According to the study, SMASH imaging, which acquires many pictures at the same time as opposed to traditional imaging techniques that acquire one image at a time, is commonly used in cardiac imaging and other applications where high-resolution fast imaging is needed, but it had not yet been used for musculoskeletal imaging.
For this particular study, the researchers examined MR images of the knee in 50 patients using both SMASH T2-weighted imaging and fat-saturated T2-weighted imaging, a technique that allows better detection of bone marrow abnormalities. They found that using SMASH imaging decreased examination time by more than eight minutes on each knee examination.
"The benefits of this time savings is that patients tolerate the procedure better--there's no claustrophobia, they can stay relaxed and still. This, in turn, produces less motion on the images, making them easier to interpret," said Thomas H. Magee, MD, lead author of the study.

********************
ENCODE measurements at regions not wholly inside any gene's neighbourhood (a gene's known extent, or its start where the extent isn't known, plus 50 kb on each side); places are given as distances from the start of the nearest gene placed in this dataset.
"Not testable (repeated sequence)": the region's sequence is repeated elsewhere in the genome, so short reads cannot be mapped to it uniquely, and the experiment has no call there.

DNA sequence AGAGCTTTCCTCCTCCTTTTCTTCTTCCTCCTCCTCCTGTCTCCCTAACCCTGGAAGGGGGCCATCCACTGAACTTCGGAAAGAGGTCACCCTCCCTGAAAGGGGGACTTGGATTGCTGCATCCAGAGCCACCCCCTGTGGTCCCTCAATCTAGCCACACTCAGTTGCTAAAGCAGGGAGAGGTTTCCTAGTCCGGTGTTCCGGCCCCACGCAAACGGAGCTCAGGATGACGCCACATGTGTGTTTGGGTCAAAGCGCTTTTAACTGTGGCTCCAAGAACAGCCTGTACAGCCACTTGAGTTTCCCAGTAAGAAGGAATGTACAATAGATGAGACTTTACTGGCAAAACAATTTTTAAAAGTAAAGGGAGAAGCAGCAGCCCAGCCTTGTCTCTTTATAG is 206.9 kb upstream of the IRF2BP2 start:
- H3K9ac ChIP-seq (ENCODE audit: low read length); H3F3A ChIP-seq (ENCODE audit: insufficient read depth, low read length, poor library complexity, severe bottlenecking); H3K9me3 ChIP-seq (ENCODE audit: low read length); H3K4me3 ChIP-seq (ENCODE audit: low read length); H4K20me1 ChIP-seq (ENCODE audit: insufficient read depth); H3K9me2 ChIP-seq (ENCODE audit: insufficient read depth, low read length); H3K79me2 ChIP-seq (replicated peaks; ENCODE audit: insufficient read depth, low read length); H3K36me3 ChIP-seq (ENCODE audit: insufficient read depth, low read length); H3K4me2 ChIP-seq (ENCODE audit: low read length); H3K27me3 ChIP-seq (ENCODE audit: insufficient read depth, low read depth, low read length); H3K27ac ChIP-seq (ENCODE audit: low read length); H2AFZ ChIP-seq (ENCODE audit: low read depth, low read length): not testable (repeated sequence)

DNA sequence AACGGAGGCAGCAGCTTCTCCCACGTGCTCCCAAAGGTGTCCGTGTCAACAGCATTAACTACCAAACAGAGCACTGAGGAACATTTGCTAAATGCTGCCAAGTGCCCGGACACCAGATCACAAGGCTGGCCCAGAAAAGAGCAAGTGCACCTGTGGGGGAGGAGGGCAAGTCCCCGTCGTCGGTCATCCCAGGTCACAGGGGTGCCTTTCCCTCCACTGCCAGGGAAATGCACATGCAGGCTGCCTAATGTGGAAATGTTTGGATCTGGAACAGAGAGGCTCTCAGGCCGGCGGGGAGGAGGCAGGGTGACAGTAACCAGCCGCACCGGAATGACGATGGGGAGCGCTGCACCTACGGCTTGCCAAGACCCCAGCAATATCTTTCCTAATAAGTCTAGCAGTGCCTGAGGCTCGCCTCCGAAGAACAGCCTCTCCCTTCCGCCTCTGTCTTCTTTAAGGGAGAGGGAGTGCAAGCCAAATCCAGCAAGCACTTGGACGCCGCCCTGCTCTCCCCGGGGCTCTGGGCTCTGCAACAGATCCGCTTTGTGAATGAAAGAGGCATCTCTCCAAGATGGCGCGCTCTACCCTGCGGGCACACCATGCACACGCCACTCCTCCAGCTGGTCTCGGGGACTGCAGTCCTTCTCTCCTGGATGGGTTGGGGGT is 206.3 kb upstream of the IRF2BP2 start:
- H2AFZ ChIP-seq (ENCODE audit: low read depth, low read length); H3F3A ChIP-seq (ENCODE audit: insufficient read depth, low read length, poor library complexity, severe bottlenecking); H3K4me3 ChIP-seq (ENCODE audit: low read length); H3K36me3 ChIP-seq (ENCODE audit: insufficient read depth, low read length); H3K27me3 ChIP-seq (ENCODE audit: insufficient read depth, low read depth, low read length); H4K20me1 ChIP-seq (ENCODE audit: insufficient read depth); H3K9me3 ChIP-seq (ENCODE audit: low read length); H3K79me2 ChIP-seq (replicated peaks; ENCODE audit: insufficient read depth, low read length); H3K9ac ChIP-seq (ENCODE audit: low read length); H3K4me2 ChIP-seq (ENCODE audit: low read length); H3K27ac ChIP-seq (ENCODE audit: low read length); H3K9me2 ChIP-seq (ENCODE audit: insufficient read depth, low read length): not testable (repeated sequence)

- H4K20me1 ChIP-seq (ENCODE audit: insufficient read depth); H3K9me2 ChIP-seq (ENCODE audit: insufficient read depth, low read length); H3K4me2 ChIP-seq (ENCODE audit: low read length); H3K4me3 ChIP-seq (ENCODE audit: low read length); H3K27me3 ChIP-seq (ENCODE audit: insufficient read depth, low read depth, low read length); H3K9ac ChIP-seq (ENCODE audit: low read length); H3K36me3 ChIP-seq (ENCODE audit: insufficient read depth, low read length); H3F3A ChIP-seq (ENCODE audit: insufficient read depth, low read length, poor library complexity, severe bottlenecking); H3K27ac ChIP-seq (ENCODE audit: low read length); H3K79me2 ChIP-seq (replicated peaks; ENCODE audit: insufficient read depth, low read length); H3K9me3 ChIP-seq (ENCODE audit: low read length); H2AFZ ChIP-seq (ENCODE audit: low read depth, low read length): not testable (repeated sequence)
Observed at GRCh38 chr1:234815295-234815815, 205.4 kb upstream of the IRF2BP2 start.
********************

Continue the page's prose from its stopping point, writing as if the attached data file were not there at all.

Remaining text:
Even though this study centered exclusively on the knee, according to Dr. Magee the use of SMASH imaging can impact other areas of musculoskeletal imaging as well. "The findings can be generalized for just about all of musculoskeletal imaging, with the right coil. For instance, besides the knee, we've also used SMASH imaging for the shoulder," Dr. Magee said.
Dr. Magee will present the study on May 3 during the American Roentgen Ray Society Annual Meeting in Miami Beach, FL.